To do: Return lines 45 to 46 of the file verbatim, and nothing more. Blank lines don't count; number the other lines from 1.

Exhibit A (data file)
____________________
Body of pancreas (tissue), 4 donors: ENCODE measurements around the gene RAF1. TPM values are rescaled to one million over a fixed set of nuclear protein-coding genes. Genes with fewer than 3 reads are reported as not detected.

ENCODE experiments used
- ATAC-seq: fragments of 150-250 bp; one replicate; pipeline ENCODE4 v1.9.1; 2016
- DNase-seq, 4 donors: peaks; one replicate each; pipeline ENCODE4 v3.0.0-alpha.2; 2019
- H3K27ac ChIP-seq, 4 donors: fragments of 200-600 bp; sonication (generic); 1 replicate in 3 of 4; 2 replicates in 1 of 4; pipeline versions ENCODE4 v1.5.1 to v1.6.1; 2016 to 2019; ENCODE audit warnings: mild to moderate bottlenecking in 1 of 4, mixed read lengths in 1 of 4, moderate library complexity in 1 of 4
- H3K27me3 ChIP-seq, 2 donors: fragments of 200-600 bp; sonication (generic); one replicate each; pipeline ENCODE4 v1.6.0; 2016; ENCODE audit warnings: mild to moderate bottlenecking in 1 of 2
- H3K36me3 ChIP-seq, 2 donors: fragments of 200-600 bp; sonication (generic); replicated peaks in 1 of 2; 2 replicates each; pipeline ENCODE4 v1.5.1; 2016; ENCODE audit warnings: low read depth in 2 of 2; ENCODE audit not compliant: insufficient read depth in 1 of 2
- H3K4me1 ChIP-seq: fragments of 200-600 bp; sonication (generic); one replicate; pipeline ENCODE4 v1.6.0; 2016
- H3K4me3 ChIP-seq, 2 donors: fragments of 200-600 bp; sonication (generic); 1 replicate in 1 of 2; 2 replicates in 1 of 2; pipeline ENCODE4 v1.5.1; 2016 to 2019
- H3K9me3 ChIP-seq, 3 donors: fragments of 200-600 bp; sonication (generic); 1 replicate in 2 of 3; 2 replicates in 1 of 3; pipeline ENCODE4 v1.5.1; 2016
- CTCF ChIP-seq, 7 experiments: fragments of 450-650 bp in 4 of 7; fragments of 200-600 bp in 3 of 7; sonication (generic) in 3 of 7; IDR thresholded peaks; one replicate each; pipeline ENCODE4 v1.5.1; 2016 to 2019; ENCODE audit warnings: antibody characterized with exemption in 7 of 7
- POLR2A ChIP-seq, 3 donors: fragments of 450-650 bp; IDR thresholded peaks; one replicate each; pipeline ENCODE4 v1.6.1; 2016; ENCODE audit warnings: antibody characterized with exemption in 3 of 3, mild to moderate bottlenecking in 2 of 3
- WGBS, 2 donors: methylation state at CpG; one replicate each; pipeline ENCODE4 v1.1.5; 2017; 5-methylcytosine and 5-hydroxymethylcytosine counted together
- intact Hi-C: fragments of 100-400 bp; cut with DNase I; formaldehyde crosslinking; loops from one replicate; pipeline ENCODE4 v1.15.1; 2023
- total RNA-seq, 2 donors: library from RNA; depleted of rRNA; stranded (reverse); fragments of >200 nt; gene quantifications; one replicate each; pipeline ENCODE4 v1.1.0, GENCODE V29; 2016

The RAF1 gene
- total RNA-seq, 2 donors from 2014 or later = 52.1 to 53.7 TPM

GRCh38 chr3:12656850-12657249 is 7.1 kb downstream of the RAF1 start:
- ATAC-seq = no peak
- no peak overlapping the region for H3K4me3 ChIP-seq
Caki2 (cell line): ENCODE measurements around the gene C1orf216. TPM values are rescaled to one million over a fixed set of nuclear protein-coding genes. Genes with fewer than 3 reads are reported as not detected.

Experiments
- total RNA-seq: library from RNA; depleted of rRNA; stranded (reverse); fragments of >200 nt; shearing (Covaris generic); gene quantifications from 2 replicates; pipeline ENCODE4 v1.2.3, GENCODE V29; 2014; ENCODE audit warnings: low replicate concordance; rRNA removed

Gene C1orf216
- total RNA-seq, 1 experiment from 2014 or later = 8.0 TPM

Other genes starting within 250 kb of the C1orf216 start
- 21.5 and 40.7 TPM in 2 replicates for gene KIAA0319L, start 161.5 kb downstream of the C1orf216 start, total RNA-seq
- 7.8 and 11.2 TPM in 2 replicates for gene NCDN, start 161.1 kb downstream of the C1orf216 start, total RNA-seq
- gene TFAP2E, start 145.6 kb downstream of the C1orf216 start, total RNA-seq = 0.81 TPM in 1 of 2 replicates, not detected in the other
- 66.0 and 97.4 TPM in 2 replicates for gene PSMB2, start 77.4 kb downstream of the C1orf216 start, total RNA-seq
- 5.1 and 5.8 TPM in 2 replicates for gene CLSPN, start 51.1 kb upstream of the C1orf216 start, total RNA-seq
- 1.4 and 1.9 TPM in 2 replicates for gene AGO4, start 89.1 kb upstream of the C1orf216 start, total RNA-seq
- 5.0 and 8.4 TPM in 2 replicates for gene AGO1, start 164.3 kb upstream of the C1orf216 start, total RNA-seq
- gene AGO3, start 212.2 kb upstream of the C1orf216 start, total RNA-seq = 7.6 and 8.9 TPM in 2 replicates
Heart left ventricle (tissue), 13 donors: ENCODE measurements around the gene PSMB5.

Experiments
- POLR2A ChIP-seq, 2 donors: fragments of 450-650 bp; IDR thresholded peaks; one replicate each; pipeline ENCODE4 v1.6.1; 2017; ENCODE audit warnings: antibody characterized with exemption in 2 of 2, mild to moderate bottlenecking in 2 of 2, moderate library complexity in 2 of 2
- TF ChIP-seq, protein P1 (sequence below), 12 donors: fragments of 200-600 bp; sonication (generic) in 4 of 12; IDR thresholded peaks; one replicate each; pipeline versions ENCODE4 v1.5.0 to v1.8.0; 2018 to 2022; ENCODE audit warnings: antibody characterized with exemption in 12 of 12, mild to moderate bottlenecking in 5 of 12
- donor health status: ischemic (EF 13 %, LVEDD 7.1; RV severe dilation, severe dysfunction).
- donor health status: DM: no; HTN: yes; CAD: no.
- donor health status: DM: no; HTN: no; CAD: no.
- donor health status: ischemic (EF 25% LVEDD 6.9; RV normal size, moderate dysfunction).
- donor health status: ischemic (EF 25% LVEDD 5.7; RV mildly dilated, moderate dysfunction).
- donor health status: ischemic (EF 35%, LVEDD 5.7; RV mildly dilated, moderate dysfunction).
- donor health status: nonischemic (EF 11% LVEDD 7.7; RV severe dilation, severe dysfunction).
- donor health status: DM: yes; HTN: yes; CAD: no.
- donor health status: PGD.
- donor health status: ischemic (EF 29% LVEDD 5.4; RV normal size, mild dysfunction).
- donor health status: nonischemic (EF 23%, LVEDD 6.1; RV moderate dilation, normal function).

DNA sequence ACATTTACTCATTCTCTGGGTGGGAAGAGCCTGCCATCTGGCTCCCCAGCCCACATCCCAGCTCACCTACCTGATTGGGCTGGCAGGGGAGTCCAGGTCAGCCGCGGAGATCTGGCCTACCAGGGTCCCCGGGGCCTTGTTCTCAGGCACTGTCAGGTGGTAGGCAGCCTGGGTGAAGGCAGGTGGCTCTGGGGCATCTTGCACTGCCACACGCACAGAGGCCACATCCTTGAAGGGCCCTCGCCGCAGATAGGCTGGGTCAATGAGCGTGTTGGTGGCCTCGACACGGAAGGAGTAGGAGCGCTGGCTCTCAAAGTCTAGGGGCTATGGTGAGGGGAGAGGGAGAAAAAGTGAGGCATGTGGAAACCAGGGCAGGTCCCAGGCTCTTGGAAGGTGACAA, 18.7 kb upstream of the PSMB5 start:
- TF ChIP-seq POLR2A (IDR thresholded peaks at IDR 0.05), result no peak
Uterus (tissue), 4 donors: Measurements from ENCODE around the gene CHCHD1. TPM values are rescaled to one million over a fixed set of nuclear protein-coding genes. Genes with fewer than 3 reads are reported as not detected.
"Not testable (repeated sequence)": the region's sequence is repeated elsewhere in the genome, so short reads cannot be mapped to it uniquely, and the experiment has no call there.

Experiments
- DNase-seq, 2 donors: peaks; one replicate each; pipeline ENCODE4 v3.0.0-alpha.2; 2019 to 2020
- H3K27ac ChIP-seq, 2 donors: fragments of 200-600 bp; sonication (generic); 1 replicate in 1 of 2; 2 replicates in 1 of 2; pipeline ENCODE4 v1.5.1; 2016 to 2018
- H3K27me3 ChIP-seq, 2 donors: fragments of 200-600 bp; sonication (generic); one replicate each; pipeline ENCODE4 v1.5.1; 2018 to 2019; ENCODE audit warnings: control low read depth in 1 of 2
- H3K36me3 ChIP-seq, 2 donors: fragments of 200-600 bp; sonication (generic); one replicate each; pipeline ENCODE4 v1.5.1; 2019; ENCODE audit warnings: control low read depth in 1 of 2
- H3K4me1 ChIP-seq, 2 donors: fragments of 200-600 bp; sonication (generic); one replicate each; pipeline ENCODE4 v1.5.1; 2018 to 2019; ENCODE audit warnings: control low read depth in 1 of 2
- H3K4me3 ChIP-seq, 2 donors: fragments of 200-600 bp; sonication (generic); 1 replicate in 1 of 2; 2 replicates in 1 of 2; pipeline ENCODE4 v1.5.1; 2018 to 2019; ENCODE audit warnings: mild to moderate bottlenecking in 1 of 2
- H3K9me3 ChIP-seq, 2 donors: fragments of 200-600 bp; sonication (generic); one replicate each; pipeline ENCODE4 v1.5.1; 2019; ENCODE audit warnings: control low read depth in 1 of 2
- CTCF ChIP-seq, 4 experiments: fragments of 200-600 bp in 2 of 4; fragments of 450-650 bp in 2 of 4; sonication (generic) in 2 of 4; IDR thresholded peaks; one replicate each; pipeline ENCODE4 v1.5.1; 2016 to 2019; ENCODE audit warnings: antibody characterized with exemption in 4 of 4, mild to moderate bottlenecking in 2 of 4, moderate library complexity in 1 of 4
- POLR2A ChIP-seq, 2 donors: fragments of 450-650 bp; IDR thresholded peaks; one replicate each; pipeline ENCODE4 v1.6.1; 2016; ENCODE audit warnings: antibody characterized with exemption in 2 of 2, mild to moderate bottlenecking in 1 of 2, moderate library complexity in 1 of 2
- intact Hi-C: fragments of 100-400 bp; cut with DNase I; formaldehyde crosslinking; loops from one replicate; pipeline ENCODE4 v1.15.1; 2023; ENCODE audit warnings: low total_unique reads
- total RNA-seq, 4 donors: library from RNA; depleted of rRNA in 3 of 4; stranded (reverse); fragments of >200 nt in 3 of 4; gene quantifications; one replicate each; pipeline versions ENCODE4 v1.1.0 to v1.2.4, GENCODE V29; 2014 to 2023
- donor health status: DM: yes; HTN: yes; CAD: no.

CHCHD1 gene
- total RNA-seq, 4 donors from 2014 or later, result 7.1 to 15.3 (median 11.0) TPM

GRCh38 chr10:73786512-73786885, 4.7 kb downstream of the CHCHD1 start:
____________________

- donor health status: nonischemic (EF 11% LVEDD 7.7; RV severe dilation, severe dysfunction).
- donor health status: DM: yes; HTN: yes; CAD: no.